Any journalist who tells you it is possible to visit and write about a city’s best bars in one night is fucking lying. It’s like asking a Kamikaze pilot how many missions he has flown. Doesn’t make sense.
Think about it. You spend time putting together a list of ten or so bars that by reputation are the best in the Manor. You pick them because the drinks are great and the staff are your new best friends in waiting. Why would you want to leave once you got to the first? How can you walk when you leave the third? A pointless but enjoyable exercise. With that in mind, here’s how our trip to Manchester went…
People who know told us that Obsidian should be one of our first stops, and we made it so. It’s a hotel bar, and as such it is dark and discrete, the kind of place you could swap a brown envelope full of cash for a briefcase. It’s long and thin, lots of dark wood and a back bar with bottles so evenly spaced you have to think a German with a protractor was involved. A very nice young man called Kamil made us some very nice drinks and told us about a few places we should visit. They were already on our list, which makes Kamil one of those people who know. If you were staying in that hotel, you probably wouldn’t make it out the building… it’s that kind of place.
We left Obsidian and strode out into the Manchester dusk, full of intent and totally lacking in sense of direction. And this is where it went wrong. At this point our journey of a million miles went wrong (or right?) with a single step.
After circling the same four streets for an hour, trying to find the illusive K2 bar, and dropping into The Grill on the Alley for a side of beef (this place is our honourable mention for Manchester… really, really good food and cracking service) I said “Fuck it. Lets jump a cab to the Northern Quarter…” and the plans of men went the way of mice.
‘I Heart KM’
Those are the words above the door of what was Rodeo last time I was in Manchester that spelled our doom. We’d heard about Keko Moku from those that know, and they said: “You gotta visit the Kinky Monkey. It’s Tiki heaven”.
And so it was. Keko is everything a bar should be: small but perfectly formed, at least two really weird looking people sitting at the bar at all times, a crew behind the bar who are obviously in love with what they do. And I’m not just saying this, but the best straight up, no nonsense Platino daiquiri I’ve ever had.
We stuck around for a while, and had a few drinks. Lyndon showed us his scars, like that bit in Jaws. Bars were falling out the bottom of our list like Connect Four counters when you pop the catch at the end of a game. But we rallied. We put in a Herculean effort and left that little patch of Pacific heaven and Ray Mearsed it next door, to Socio Rehab.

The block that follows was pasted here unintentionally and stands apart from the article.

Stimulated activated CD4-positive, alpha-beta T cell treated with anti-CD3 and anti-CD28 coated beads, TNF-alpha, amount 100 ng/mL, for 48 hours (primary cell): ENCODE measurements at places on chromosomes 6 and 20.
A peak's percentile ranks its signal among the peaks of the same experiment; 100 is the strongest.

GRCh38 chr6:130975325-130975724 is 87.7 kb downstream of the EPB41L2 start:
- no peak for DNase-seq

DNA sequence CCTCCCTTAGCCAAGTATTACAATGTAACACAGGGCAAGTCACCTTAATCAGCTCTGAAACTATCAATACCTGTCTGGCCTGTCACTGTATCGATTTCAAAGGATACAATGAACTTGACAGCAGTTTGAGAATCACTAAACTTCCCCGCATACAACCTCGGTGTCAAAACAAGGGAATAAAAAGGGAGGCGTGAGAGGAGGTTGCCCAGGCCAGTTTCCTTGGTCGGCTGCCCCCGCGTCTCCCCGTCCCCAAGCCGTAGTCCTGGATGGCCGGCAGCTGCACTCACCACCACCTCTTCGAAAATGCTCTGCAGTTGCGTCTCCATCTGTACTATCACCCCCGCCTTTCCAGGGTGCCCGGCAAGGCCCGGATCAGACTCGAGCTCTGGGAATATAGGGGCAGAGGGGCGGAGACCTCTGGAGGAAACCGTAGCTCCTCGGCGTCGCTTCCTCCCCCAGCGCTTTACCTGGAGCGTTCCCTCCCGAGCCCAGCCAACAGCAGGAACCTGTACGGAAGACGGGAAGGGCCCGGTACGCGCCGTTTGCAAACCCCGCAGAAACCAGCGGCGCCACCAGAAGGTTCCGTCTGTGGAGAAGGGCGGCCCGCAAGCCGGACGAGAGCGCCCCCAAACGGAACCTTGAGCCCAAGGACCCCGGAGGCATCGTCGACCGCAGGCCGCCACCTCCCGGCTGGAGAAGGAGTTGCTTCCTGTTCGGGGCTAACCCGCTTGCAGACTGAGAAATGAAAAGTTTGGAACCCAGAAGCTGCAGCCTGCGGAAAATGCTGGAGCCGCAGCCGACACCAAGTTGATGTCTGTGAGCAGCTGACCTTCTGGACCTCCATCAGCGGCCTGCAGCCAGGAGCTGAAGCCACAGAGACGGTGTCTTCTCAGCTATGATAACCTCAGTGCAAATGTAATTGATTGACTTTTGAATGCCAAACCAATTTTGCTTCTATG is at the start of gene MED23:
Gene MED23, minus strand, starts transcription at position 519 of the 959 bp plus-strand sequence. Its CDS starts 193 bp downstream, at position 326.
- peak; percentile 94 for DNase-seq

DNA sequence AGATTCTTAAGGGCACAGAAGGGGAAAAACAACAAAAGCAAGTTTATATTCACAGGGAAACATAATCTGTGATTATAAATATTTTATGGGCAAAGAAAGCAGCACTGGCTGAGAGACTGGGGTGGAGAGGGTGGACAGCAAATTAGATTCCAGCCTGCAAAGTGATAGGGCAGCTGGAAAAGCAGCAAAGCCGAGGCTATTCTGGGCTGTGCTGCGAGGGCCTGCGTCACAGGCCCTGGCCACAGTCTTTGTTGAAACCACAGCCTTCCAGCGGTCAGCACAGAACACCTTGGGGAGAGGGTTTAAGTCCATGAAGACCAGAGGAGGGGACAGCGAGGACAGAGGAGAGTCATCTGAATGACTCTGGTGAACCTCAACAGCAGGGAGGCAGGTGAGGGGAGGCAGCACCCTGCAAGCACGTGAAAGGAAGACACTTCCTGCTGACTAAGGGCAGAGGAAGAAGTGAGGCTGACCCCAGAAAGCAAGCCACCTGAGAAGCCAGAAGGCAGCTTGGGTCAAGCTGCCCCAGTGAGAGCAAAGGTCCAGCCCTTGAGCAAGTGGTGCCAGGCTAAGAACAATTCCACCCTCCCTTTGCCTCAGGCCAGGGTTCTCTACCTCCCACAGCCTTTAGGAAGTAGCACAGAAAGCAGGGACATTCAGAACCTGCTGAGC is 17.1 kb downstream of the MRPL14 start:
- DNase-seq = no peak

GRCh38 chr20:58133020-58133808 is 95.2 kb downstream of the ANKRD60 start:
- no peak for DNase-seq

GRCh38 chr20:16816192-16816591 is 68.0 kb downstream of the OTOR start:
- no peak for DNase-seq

Now I don’t know about you, but I yawn fit to burst when some magazine or other puts out a ‘World’s Best Bars’ feature and Milk and Honey New York is number one. I think ‘Really? Still?’ Don’t know why I think that because I’ve never been there, but you know… come on. But in the same way, ask one of those people who know about Manchester bars, and first out is always Socio.
I have been there, several times. It’s always superb. There might be different faces behind the stick, and the menu might have changed a tad, but the experience is the same. It’s a bar with an identity, an ethos that remains constant despite the vagaries of fashionable trouser tightness, or the spirit of the moment.
A warm, boozy womb
The boys behind the bar, Joannes and Ossie, sorted us right out. They made us some cocktails and poured us some Jager and talked to us about life behind the bar, and having babies (not together, just to clarify)… life in general. Fuck, it was hard to leave that place. In truth, I don’t really remember doing so.
Now here is where things start to get loose, as they say down under. I’m not gonna lie to you, I’ve got notes but they aren’t readable. Writing about the rest of the night is like being in CSI: there are flashes of memory, bruises, blurred photographs and a pocket full of receipts to go on.
We’d always intended to hit Black Dog Ballroom, I just don’t know how we got there. It’s the new kid on the Manchester block, and gaffer Tom Sneesby is well known to BarLIfeUK. Immediately it felt like home, and it had pool tables. Incidentally, why is it that so few cocktail joints offer pool? Have you not seen The Hustler? Rye and 9 Ball go together like Tequila and the morning after pill.
Lyndon Keko came down; he read our auras like a shark smells blood in the water. He casually suggested Killer, at £5 a pop, and after a night of ‘I could beat you with a broken broomstick’ claims by BarLife Idiots Ltd, the results were predictable. £50 the worse, and tails between our legs, we left.
At this point, and with a stand to man at Northern Restaurant and Bar the next day, the smart money was on going back to the hotel. But, and this is going to be cheesy, the smart money was in Lyndon’s pocket, so we hit the casinos. Three of them. I have a loyalty card in my wallet to prove it.
The BarLife manifesto
If you came by our stand on Monday and spoke to someone who was obviously dead inside, that’s why. We did it in the name of honest, ‘rely on us to tell you what it’s like to go out with the industry in so and so town’ reporting. If you’d rather read about rectified fairy’s tears served in flash-frozen snowdrop petals, look elsewhere, we’ll leave that to the expert$. We’ll stick to going out, talking bollocks, drinking drinks then writing up what we can remember the next day. If that sounds like your cup of tea, stick with us. We’ll see you proud…